Frank Wilson, who died yesterday at the age of 71, was best known for his heart-burstingly joyous unreleased 1965 single Do I Love You (Indeed I Do), which eventually became a northern soul anthem and, famously, the most expensive single in the world — in 2009 one of only two existing copies sold for £25,742.
But after his solo career stiffed he continued to write for other Motown artists and played a cameo role in the label’s politicisation. When Holland-Dozier-Holland withdrew their labour in a row over royalties in 1968, Berry Gordy assembled a crack team of songwriters (called, somewhat unwisely, “the Clan”), installed them in a suite at the Pontchartrain Hotel, and told them not to come out until they had a hit for the Supremes. The result was Love Child, a gritty tale of the daughter of an unmarried mother who has grown up “hurt, scorned, rejected” and now explains to her lover why she doesn’t want to repeat the cycle. The topic made Motown nervous until Gordy persuaded the Clan to sweeten the song with an uplifting ending. It became the biggest hit of the Supremes career. The success of a record explicitly set in the ghetto (and a streetwise image to match: this was the first time the Supremes were allowed to drop the gladrags) encouraged two other Motown writers, Norman Whitfield and Barrett Strong, to tackle political issues and thus kickstarted soul music’s protest boom.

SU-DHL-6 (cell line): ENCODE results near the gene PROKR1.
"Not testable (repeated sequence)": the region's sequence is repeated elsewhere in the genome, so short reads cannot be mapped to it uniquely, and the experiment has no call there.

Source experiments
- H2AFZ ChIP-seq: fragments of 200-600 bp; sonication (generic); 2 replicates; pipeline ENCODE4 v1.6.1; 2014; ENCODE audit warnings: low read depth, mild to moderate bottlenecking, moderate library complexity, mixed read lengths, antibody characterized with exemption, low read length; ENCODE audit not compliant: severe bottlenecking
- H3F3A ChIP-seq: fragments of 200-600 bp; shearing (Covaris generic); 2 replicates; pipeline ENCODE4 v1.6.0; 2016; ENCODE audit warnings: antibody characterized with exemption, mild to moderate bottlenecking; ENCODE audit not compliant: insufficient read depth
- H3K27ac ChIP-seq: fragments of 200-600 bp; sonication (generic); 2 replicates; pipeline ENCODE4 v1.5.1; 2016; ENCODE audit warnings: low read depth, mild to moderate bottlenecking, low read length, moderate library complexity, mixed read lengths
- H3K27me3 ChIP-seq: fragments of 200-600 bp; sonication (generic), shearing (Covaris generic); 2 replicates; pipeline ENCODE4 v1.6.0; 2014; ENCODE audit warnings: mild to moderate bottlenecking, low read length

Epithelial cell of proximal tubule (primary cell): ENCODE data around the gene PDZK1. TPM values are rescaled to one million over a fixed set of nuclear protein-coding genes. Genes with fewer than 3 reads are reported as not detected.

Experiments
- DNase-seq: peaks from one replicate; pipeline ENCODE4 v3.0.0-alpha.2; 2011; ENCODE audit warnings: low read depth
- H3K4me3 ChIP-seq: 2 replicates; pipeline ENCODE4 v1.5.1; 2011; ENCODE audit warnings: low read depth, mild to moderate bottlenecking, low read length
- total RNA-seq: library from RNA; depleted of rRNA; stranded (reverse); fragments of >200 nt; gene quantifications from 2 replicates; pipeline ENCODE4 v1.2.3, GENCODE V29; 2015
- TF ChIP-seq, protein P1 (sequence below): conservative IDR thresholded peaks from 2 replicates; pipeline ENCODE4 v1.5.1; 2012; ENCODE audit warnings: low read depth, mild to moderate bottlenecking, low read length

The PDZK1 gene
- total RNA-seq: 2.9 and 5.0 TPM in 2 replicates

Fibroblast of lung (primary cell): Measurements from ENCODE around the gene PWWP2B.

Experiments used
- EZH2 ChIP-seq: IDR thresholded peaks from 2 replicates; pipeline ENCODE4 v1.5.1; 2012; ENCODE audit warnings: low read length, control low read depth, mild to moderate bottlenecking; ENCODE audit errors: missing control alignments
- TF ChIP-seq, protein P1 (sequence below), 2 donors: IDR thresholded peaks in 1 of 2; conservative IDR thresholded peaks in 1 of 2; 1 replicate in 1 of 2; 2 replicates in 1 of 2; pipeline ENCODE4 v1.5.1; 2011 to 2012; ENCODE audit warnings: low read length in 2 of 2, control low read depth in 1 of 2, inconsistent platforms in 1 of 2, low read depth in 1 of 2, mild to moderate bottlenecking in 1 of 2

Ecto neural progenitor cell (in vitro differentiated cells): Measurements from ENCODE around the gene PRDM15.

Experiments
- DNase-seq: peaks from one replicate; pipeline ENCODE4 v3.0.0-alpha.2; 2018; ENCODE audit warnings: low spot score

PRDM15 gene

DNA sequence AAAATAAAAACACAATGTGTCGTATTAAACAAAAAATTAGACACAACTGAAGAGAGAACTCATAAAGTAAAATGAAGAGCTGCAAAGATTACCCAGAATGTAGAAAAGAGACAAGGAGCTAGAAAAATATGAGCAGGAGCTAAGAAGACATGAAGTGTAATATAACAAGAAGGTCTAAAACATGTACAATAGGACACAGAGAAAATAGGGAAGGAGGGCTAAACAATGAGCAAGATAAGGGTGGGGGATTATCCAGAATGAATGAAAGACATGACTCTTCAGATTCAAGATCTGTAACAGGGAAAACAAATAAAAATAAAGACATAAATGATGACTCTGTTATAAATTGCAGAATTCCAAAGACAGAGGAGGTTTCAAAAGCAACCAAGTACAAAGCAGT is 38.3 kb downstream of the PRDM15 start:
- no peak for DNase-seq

Of the four songwriters, I doubt it was Wilson who pushed the song in a socially conscious direction (I suspect it was Pamela Sawyer), although he did co-write two other issue-driven songs for the Supremes: I’m Living in Shame and Stoned Love. Whatever his personal investment in the lyrics, it was his flair for musical talents that ensured those lyrics reached so many people. (Meanwhile the disco fan in me loves him for his work on Eddie Kendricks’ epic Girl You Need a Change of Mind, one of the great proto-disco productions.)